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Rudd, neoliberalism, and the poverty of thought
Rudd, neoliberalism, and the poverty of thought
Kevin Rudd has certainly nailed his colours to the masthead with his article The Global Financial Crisis published in the February 2009 edition of The Monthly.
As a plain language account of the dominance of neo-liberalism in Western political economy over the last thirty or so years it is exemplary. Indeed, in the following edition of The Monthly Robert Manne's adjunct piece makes the comment that:
Manne's article, to which we return later, provides significant amplification of Rudd's argument as well as important analysis of critical comment in response to Rudd:
Rudd's argument is concise and readable and there is therefore no need to recap what he says. There are some highlights, however, that draw attention to particular issues at stake in what is clearly a struggle for informed public opinion not only about political economy but around the nature of Australian democracy and what might be reasonably be called at this stage our political ecology.
Addressing the tendency of neo-liberals to simply ignore evidence that fails to fit their understanding Rudd claims that:
Precisely. The hallmark of the true ideologue is a refusal to acknowledge facts that are contrary to his or her intellectual framework. Facts that don't fit with the material interests of particular classes of academics, journalists and economic theorists also rarely get an airing.
This would simply be a type of muted old fashioned class struggle between capital and labour were it not for an alignment of class interests in ongoing hyper-exploitation of natural resources that threatens the very foundations not merely of capitalism but human social life on the planet. Rudd nods in the direction of the ecological crisis without further development when he writes:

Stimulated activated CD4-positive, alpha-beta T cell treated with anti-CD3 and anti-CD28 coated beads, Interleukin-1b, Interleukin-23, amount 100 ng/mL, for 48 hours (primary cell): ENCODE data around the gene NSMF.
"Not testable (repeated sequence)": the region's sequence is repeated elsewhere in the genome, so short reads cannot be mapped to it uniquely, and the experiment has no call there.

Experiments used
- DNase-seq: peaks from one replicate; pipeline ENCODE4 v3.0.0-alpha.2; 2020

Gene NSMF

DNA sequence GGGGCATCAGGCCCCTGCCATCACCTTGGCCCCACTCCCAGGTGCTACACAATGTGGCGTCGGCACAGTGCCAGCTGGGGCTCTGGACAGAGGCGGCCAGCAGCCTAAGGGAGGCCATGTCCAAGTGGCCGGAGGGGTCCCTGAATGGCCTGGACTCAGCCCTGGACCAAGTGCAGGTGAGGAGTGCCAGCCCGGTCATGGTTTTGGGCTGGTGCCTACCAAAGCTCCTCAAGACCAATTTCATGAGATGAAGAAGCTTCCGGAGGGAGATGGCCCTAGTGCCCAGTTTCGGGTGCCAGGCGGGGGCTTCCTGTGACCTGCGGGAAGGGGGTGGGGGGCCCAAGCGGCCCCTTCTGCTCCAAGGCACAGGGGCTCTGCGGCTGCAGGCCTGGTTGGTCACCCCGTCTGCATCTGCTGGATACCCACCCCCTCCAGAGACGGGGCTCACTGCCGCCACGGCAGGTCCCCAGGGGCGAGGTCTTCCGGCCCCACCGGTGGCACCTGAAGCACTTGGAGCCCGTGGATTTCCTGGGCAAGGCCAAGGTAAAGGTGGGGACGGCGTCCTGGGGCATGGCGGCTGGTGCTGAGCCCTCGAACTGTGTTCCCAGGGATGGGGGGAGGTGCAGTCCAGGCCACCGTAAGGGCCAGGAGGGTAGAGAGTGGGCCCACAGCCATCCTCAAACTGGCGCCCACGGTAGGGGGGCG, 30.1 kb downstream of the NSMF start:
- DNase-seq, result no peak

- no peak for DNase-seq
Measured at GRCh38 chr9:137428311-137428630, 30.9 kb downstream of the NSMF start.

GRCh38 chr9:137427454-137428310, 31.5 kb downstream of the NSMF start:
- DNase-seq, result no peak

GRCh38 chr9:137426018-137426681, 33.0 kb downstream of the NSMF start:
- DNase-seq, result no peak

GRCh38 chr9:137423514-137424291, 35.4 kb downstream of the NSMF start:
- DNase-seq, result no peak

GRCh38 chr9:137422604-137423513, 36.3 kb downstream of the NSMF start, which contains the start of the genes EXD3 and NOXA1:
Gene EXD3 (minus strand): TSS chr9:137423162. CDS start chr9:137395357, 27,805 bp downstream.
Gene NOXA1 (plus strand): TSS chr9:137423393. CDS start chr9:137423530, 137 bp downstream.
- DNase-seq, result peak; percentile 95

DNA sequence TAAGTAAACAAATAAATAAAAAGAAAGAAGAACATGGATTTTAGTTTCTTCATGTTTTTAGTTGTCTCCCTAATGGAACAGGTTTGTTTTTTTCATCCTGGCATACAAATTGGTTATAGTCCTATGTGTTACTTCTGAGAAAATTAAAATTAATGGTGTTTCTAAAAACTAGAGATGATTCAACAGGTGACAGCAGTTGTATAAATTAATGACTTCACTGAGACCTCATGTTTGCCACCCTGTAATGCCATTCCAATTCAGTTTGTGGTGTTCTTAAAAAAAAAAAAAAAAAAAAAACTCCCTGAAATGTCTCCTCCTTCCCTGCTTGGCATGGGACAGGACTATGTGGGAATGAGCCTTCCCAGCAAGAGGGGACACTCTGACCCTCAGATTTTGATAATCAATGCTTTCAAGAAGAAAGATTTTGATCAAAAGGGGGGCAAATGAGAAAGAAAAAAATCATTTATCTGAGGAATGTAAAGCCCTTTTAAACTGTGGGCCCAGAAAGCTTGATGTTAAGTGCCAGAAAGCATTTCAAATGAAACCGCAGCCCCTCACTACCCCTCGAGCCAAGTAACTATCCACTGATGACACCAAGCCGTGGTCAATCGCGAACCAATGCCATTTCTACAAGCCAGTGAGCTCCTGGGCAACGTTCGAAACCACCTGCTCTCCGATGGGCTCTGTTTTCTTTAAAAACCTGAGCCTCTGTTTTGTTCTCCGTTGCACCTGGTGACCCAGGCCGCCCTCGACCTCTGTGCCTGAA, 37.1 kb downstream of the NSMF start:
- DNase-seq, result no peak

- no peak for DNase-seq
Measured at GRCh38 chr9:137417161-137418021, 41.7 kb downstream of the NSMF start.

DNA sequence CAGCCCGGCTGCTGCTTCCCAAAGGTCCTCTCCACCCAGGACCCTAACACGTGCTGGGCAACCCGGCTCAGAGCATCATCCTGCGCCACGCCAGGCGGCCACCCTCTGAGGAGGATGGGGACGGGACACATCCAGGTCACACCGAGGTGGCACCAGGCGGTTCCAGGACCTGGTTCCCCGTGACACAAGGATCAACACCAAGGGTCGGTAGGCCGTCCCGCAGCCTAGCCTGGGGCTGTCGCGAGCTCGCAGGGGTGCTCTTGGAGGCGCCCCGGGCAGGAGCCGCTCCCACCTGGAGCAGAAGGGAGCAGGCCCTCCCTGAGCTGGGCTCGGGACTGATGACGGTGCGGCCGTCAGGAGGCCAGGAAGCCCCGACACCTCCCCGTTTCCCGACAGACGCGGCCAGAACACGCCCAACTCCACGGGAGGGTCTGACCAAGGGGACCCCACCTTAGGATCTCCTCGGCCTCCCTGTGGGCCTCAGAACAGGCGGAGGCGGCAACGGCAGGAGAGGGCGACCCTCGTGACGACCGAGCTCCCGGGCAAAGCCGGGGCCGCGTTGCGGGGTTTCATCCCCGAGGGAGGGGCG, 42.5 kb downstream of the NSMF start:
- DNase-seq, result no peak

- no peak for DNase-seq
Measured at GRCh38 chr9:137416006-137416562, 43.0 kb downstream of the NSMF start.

He is, of course, referring to global warming and the intensification of the erosion of the conditions of planetary habitability. That is a market failure, right?
To the astonishment of the right wing commentariat who thought that the ALP had been totally captured by neo-liberalism during the Hawke/Keating ascendancy, Rudd drives right to the heart of the neo-liberal agenda by identifying its strategies and refuting, with factually based argument, its fundamental premises. He identifies a successful attack of the legitimacy of the state as the key neo-liberal strategy:
Happily, on the basis of the evidence of the failure of this theory that now dominates every news broadcast, newsheet and even intimate conversation Rudd says it is time to bury it:
Robert Manne's adjunct article extends Rudd's argument. Manne, however, also provides a précis of commentary and response that is eye-popping. The responses cited by Manne are tragically intellectually crude. Indeed, so crude are they that I found myself wondering whether the authors were actually members of an intellectual and political cabal on the payroll of a foreign power or whether they simply lacked the intellectual training and historical knowledge to follow the line of Rudd's argument. Most alarmingly, I have concluded that the latter is correct.